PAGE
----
Fire in the Belly

Bot, Sonia

Entrepreneurial-minded leader and strategic thinker, Sonia Bot takes people and innovation-based businesses to the top of their game

November 21, 2012

From the very beginning Sonia Bot established herself as a passionate trailblazer.

“She was smart and very entrepreneurial, also very competitive,” Professor Berj Bardakjian says of his former student, Bot. One of Bardakjian’s first graduate students in the mid-1980s, Bot was at the cutting edge of research technology when she created a computer model of the stomach for her MASc thesis. The model could be used by surgeons to practice or model their surgeries on patients prior to the operations.

And if that sounds a little amazing for the time…well, it was. “This was a total paradigm shift,” Bot says of her experiences.

Bardakjian was one of the first professors at U of T to invest in a personal computer, the IBM PC AT. The system allowed Bot to develop the computing algorithms the simulator was built on.

At that time, simulators were on super-, mainframe-, and mini- computers. As she simplified the computational approaches involved with the simulator, Bot was challenged to break with convention. The result was a design that made the simulations much more cost effective and user-friendly.

At the completion of her MASc, Bot used her expertise in computer engineering to establish herself as an expert in a field that she helped transform: telecommunications.

In the mid 1990s, a time when the internet was still but a glimmer in the eye of popular culture, Bot was part of a small team of strategists that worked on the invention of a “multi-service switch” for Nortel. This small team quickly transformed into a multi-national R&D organization of approximately 1,200 employees that built the platform for wireless, voice, and data networking, and quickly commanded the number one market share worldwide.

The development came at a critical time for Nortel in helping the company weather the fallout from the bursting of the “dot.com” bubble in 2000.

Bot’s innovations in “disruptive” technologies hasn’t been an exception to the rule. Over the years Bot has been involved in building numerous global ventures from the ground up, and has had a hand in the some of the world’s most important technological evolutions.

In the mid-2000s Bot and her team developed something called a “wireless mesh network,” a network of WiFi connection wide enough to stretch across a hospital or university campus that allows users to seamlessly connect to WiFi indoors and out.

The technology has enabled countless other innovations. For example, relying on a WiFi band, a wireless mesh network doesn’t interfere with the sensitive machinery in hospitals in the way that cellular technology does. The connectivity has thus allowed for the development of point-of-care technologies such as electronic charts.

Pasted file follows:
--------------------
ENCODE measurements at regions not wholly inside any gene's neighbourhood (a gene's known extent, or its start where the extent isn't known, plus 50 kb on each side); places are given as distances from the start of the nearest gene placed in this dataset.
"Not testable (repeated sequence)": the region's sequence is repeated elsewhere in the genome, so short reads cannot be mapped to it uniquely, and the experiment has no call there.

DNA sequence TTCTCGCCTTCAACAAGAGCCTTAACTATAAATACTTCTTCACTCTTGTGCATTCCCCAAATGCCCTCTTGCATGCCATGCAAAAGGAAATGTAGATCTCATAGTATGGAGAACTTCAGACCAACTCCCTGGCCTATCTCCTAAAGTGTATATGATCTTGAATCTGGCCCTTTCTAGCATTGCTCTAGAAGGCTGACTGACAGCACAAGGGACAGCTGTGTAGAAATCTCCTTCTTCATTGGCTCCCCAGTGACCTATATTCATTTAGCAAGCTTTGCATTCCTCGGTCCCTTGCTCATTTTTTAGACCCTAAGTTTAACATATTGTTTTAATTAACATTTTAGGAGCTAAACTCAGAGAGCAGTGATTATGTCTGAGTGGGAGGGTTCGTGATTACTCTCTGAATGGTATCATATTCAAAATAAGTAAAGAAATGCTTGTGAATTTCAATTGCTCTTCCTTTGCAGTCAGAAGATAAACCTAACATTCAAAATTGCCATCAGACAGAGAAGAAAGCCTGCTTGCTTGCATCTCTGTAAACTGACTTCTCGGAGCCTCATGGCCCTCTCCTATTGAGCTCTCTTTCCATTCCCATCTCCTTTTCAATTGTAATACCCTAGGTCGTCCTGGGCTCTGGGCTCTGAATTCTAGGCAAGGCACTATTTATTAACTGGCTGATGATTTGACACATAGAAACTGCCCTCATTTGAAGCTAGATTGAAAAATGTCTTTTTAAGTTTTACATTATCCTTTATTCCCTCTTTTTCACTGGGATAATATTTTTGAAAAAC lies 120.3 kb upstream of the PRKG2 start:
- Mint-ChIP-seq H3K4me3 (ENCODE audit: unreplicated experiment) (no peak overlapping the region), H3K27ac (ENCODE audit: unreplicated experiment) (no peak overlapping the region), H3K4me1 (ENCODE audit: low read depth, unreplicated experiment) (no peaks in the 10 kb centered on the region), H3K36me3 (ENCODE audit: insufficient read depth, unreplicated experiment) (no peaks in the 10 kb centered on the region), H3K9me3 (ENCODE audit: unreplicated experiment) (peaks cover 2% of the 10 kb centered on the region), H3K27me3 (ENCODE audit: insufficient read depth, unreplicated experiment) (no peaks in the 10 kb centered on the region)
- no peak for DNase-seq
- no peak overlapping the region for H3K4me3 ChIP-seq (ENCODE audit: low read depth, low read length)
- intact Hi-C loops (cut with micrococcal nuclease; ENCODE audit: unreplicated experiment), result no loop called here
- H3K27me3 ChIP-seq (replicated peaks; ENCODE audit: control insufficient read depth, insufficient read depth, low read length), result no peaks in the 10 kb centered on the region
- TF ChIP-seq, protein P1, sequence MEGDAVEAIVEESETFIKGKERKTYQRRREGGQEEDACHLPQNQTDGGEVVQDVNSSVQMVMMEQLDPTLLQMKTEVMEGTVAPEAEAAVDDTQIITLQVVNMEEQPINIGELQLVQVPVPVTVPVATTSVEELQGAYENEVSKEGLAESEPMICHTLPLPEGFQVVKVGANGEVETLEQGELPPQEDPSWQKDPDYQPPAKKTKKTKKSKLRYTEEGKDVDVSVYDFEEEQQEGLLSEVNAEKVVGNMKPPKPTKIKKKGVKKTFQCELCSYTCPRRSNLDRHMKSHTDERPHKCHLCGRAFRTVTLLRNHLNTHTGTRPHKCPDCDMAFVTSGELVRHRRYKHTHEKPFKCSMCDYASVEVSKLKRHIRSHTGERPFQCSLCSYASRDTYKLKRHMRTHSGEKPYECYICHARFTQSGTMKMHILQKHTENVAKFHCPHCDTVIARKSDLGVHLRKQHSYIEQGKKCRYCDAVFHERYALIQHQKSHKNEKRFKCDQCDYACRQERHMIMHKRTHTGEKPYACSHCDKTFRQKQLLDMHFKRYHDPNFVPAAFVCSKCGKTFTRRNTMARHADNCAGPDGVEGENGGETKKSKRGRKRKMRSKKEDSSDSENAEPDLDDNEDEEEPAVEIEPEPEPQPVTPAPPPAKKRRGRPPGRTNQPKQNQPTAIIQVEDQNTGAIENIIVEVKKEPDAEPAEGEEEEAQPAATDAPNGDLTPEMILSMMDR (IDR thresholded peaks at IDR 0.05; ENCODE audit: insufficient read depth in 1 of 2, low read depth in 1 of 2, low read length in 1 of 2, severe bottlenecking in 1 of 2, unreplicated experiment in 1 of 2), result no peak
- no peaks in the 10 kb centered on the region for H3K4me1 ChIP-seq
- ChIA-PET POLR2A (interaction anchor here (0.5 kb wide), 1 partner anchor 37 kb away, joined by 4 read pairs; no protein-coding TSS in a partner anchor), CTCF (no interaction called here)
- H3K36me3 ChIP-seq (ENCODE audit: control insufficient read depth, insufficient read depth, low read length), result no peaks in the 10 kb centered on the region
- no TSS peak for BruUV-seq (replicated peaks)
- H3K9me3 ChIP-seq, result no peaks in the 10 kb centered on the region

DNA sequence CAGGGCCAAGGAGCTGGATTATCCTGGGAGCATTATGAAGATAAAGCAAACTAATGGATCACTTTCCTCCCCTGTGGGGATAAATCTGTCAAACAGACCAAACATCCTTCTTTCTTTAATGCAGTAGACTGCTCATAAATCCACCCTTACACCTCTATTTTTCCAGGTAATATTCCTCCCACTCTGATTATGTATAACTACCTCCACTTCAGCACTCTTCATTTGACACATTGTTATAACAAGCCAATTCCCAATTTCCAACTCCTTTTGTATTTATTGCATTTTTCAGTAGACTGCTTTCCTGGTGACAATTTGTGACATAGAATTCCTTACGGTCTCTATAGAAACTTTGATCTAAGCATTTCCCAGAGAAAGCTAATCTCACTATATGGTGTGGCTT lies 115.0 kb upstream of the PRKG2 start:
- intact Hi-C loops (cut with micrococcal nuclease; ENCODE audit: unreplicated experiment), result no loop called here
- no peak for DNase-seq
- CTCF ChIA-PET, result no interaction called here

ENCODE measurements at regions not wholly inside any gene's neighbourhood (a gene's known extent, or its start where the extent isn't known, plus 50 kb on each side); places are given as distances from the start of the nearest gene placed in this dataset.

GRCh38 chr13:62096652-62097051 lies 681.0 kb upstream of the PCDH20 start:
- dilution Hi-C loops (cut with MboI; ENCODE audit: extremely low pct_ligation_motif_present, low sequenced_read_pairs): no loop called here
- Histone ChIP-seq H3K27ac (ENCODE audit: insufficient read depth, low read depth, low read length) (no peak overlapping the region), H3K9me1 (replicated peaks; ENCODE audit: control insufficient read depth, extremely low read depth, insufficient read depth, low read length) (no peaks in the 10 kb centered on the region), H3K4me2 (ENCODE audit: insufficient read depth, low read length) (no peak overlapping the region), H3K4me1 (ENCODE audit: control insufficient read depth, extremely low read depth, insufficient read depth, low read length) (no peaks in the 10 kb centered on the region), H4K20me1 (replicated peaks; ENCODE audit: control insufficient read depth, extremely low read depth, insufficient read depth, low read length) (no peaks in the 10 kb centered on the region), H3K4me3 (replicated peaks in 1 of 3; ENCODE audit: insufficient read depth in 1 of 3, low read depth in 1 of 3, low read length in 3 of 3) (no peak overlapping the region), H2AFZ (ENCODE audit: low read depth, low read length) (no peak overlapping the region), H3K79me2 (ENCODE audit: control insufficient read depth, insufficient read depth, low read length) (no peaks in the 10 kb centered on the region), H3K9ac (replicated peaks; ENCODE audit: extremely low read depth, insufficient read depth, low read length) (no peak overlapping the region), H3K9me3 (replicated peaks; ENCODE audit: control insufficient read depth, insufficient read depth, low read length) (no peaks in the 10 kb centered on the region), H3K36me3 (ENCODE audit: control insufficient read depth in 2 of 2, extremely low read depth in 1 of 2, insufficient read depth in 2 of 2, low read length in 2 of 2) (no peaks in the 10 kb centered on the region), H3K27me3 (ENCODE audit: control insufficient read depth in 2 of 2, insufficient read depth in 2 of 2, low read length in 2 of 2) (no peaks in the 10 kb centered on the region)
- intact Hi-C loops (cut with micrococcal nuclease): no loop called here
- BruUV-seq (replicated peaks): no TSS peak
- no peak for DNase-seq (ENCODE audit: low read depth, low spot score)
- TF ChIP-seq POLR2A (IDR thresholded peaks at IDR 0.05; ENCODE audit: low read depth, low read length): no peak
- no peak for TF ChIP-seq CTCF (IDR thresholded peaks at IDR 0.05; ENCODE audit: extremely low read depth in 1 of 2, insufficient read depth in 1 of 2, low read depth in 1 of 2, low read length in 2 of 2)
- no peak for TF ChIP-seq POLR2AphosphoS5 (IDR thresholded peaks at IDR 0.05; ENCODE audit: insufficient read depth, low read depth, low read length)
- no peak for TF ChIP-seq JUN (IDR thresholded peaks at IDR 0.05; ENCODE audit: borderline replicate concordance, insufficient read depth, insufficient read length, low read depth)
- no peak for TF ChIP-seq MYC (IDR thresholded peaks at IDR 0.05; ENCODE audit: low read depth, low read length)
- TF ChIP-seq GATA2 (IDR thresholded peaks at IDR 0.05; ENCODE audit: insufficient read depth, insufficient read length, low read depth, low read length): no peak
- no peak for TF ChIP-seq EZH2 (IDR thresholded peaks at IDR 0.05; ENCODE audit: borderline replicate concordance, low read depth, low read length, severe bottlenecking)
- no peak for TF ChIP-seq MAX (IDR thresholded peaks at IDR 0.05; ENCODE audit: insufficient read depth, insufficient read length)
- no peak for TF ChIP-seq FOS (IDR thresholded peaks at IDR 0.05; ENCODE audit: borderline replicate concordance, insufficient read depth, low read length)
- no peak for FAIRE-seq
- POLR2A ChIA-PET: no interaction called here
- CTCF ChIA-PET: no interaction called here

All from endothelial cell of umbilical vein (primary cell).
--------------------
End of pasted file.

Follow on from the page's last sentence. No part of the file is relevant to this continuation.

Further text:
But the way technologies are applied can also be evolutionary. For instance, to remain competitive in an increasingly competitive technological marketplace, Bot and her teams have been instrumental in the development of networking solutions tailored to fit the needs of small and medium businesses.

Small businesses can now easily compete in a global marketplace through e-commerce and web-based sales. “[These solutions] are changing the way business is done,” Bot says.

Bot also transforms businesses. An expert in pinpointing and solving crises that cost businesses both time and money, Bot is able to turn around CEO’s most pressing issues quickly while improving efficiencies between 25 and 70%, with an average 40% reduction in waste. “That’s huge for companies,” she explains.

In fact, Bot was ranked in the top 1% of high impact global leaders for her transformative effects on companies. Bot’s process involves uncovering the flaws in the structure and processes of a business. “It’s about building agility into the processes,” she says.

And clearly that process works. “In a recent three year period I was able to save companies over $100 million in annualized financial savings,” says Bot.

“I call myself a business and technology innovation leader,” says Bot. The title conveys a certain uniqueness in her expertise, as she straddles entrepreneurial leadership and a complex understanding of information and communications technology and its components.

“There are very few of us who have that degree of depth in business and technology,” she relates. “It’s a rare find.”

Bot currently spends part of her time lending her talents and expertise to the Technology Innovation Management & Entrepreneurship Council at Carleton University, “designated the most entrepreneurial University in Canada,” where Bot mentors entrepreneurs, executives and professors towards maximizing their potential.

“I look for that fire in the belly,” Bot tells the people she works with. “I need to see your desire.” As a business and technology leader invested in improving Canada’s global competitiveness in innovation, Bot aims to stimulate knowledge-driven growth and positive economic development.

It’s a goal that aligns Bot closely with her former Alma Mater.